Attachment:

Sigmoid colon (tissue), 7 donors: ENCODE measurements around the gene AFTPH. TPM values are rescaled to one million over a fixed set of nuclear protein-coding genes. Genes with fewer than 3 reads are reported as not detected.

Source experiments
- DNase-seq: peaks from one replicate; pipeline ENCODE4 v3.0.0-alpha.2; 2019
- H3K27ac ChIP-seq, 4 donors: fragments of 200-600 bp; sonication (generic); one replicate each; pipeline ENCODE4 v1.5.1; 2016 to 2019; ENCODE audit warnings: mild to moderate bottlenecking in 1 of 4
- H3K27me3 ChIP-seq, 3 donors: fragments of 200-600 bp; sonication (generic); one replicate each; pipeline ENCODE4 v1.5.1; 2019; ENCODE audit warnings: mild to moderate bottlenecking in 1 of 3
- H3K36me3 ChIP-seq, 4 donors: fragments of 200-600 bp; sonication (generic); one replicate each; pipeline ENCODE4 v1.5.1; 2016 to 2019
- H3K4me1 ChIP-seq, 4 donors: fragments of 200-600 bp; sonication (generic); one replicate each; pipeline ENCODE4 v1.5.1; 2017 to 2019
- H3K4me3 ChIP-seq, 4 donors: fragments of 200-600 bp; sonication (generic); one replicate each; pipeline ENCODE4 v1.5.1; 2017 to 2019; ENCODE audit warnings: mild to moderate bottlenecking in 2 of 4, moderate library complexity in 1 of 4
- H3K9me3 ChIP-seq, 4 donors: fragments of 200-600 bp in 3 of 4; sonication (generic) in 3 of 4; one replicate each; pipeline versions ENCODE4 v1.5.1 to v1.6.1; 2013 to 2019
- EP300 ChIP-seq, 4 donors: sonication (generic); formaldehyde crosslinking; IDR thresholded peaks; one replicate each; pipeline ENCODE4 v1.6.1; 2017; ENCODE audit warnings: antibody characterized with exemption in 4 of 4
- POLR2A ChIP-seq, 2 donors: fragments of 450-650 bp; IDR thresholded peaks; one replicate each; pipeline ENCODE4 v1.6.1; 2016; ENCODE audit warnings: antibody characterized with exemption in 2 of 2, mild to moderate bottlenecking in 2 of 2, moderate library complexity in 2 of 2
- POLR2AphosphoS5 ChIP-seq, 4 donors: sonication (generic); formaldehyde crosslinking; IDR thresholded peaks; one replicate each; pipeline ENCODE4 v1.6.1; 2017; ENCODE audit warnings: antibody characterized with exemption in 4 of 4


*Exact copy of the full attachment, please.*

Sigmoid colon (tissue), 7 donors: ENCODE measurements around the gene AFTPH. TPM values are rescaled to one million over a fixed set of nuclear protein-coding genes. Genes with fewer than 3 reads are reported as not detected.

Source experiments
- DNase-seq: peaks from one replicate; pipeline ENCODE4 v3.0.0-alpha.2; 2019
- H3K27ac ChIP-seq, 4 donors: fragments of 200-600 bp; sonication (generic); one replicate each; pipeline ENCODE4 v1.5.1; 2016 to 2019; ENCODE audit warnings: mild to moderate bottlenecking in 1 of 4
- H3K27me3 ChIP-seq, 3 donors: fragments of 200-600 bp; sonication (generic); one replicate each; pipeline ENCODE4 v1.5.1; 2019; ENCODE audit warnings: mild to moderate bottlenecking in 1 of 3
- H3K36me3 ChIP-seq, 4 donors: fragments of 200-600 bp; sonication (generic); one replicate each; pipeline ENCODE4 v1.5.1; 2016 to 2019
- H3K4me1 ChIP-seq, 4 donors: fragments of 200-600 bp; sonication (generic); one replicate each; pipeline ENCODE4 v1.5.1; 2017 to 2019
- H3K4me3 ChIP-seq, 4 donors: fragments of 200-600 bp; sonication (generic); one replicate each; pipeline ENCODE4 v1.5.1; 2017 to 2019; ENCODE audit warnings: mild to moderate bottlenecking in 2 of 4, moderate library complexity in 1 of 4
- H3K9me3 ChIP-seq, 4 donors: fragments of 200-600 bp in 3 of 4; sonication (generic) in 3 of 4; one replicate each; pipeline versions ENCODE4 v1.5.1 to v1.6.1; 2013 to 2019
- EP300 ChIP-seq, 4 donors: sonication (generic); formaldehyde crosslinking; IDR thresholded peaks; one replicate each; pipeline ENCODE4 v1.6.1; 2017; ENCODE audit warnings: antibody characterized with exemption in 4 of 4
- POLR2A ChIP-seq, 2 donors: fragments of 450-650 bp; IDR thresholded peaks; one replicate each; pipeline ENCODE4 v1.6.1; 2016; ENCODE audit warnings: antibody characterized with exemption in 2 of 2, mild to moderate bottlenecking in 2 of 2, moderate library complexity in 2 of 2
- POLR2AphosphoS5 ChIP-seq, 4 donors: sonication (generic); formaldehyde crosslinking; IDR thresholded peaks; one replicate each; pipeline ENCODE4 v1.6.1; 2017; ENCODE audit warnings: antibody characterized with exemption in 4 of 4